Knowledge Management 2.0: have we found a way to make KM work?

This is a blogpost by Jim Webber, Chief Scientist at Neo4j, on how tech has finally caught up with ideas.

To a computer, classifying things in the real world can be a bit of a puzzle. We’ve taught a system that there are cars, for example, and that some cars run on liquid fuels and some run on batteries. But then you ask it to classify a battery EV that’s not from a major brand but is a kit car—should it go in the list of electric cars like a Nissan Leaf or to a new EV subset of kit cars?

This might seem like a trivial problem—just add another category for electric kit cars, right? But it’s you who solved the computer’s problem, not the computer. It was unable to process any kind of ambiguity here that sometimes a car can be electric and a kit car, and that’s fine–it can be both.

The real world is full of these issues. A baby can throw a ball and even throw up, but they can’t throw a party. In some states of the US, you can’t turn on a red light—apart from in the states where you can (the level of honking behind you is a clue). And these are all good examples of why traditional knowledge management breaks down.

Finally, technology can acknowledge that knowledge is messy

Knowledge management is the collection of methods related to creating, sharing, and managing the knowledge and information an organisation contains. It leverages what we already know to find new things that can help us. But one of the peculiarities of knowledge is that some of it is regular and some of it isn’t. Knowledge management 1.0 hasn’t progressed that far because of these exceptions to the norm. Facts and their patterns of knowledge exhibit uniformity in some areas, irregularity in others, density in certain places, and sparsity in certain others—knowledge is patchy.

And as you have to use data representation and tooling to codify the internal knowledge management system, that represents a challenge. Initially, relational technology, was used, but relational cannot manage regularity.

In a relational database, information is stored in tables, which we can combine through joins. However, the situation can become chaotic quickly if we have an excessive number of tables categorising types of cars. This issue was addressed by making everything regularised, because that’s the way the database wanted to work. Nevertheless, the actual world lacks regularity, so the results were limited. First-generation knowledge management systems struggled to generate anything noteworthy given their inability to accommodate these irregularities. These are the very factors that contribute to fresh discoveries, novel product possibilities, and identifying new customer segments.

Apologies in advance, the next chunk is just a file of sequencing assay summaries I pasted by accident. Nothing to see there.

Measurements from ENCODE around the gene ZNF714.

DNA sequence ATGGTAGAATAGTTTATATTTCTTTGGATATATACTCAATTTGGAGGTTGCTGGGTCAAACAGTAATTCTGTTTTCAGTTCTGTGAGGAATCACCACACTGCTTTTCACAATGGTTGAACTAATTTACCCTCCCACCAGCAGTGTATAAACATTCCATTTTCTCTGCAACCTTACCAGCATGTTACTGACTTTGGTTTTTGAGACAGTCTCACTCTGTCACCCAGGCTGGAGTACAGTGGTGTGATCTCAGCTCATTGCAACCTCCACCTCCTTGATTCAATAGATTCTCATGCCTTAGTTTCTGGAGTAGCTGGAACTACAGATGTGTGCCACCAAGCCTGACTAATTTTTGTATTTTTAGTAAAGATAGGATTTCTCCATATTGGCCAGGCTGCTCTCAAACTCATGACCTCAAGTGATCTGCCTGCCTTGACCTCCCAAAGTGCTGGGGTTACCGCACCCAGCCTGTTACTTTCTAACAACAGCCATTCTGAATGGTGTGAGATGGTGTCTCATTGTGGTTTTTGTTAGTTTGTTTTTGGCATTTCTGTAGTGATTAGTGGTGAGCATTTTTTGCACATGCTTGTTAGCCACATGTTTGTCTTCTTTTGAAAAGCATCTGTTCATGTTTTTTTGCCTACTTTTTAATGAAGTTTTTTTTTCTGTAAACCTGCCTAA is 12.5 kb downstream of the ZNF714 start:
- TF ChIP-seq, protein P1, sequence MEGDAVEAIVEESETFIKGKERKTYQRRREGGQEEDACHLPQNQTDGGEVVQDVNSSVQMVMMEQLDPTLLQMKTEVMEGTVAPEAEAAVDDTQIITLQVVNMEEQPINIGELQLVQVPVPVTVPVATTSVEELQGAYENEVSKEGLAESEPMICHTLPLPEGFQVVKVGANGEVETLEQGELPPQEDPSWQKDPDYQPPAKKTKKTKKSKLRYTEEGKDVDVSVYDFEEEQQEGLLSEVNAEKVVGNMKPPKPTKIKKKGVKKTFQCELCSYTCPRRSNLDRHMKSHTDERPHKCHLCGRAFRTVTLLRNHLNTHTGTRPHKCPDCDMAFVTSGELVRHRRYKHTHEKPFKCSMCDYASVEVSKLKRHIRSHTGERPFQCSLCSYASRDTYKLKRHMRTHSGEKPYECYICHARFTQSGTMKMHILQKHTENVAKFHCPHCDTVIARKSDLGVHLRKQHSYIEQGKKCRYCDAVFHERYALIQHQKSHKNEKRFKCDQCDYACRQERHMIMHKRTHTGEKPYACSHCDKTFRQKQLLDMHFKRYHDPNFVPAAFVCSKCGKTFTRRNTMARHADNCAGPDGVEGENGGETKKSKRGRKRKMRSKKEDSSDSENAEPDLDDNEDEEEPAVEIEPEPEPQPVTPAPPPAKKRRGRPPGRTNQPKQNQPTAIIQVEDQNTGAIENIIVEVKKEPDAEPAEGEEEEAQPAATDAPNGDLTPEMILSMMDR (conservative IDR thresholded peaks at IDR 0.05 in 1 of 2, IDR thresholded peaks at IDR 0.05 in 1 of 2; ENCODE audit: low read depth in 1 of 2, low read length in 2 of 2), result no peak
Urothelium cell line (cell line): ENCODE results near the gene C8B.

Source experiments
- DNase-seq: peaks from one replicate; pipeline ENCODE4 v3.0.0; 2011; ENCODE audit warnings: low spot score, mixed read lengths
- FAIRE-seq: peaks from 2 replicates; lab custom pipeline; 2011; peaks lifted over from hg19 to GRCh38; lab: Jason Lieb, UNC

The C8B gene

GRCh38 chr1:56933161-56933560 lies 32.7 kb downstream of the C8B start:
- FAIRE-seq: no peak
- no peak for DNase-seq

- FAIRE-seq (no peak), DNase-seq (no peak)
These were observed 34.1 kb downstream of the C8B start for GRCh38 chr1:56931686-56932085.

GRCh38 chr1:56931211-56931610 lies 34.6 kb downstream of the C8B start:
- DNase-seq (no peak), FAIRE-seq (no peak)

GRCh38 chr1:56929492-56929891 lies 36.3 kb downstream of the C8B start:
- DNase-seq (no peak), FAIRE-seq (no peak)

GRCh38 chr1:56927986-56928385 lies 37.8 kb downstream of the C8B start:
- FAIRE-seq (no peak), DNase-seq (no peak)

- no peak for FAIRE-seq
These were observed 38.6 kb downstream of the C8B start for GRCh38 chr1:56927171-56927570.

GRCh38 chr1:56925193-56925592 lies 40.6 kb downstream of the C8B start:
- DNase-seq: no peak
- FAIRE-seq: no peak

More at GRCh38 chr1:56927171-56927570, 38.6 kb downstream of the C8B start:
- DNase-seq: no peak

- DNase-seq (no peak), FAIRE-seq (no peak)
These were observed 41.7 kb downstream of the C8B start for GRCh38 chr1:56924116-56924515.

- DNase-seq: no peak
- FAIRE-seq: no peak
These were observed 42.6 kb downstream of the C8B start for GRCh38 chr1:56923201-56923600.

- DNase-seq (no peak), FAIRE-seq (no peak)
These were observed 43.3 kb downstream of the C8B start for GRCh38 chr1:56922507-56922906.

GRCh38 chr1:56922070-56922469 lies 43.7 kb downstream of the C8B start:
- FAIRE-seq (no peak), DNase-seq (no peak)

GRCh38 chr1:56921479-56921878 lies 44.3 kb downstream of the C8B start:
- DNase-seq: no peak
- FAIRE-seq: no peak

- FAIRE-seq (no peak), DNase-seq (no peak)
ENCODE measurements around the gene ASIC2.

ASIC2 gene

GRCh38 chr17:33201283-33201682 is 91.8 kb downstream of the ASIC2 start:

I would argue that a real breakthrough came with the semantic web, but that only advanced us to knowledge management 1.5. The semantic web innovation started with the acknowledgment that exceptions are inherent in the data model, not mere regrettable bugs. The proponents of the semantic web said that the web is a graph of knowledge comprising reliable and less reliable information. By creating taxonomies and ontologies and meta-level descriptions of the data, we can more easily discern the difference instead of attempting to regularise everything.

Represent your data however heterogeneous

The idea was to make the web machine-readable, enabling software to explore the graph on our behalf. And that allowed us to govern the data better, but also let it flourish—to be able to have all kinds of connectivity and connections between facts at any level. Such flexibility was prohibited by the old, more rigid approach to knowledge management.

However, this initiative was primarily driven by idealism rather than data expertise. Despite these efforts, not all websites became machine-readable. There were attempts to integrate the data into triplestore/RDF, but this approach gained little traction as it diverted from the essence of the web.

Now the database community are operationalising knowledge management 1.0 and 1.5 into knowledge management 2.0. This involves knowledge graphs, high-fidelity querying and graph data science that leads into machine learning and GenAI.

The good news is that a knowledge graph doesn’t need all the ontology the semantic web people employed. You get a graph but without any of the clever but academic baggage. Now, you can build a graph, or a knowledge graph, that represents your data however heterogeneous it might be.

Finally, we have got to where we want with knowledge management: you can add a property like ‘kit car’ to your ‘electric cars’ node—and you’re finally off to the knowledge management races. Sounds good to me.

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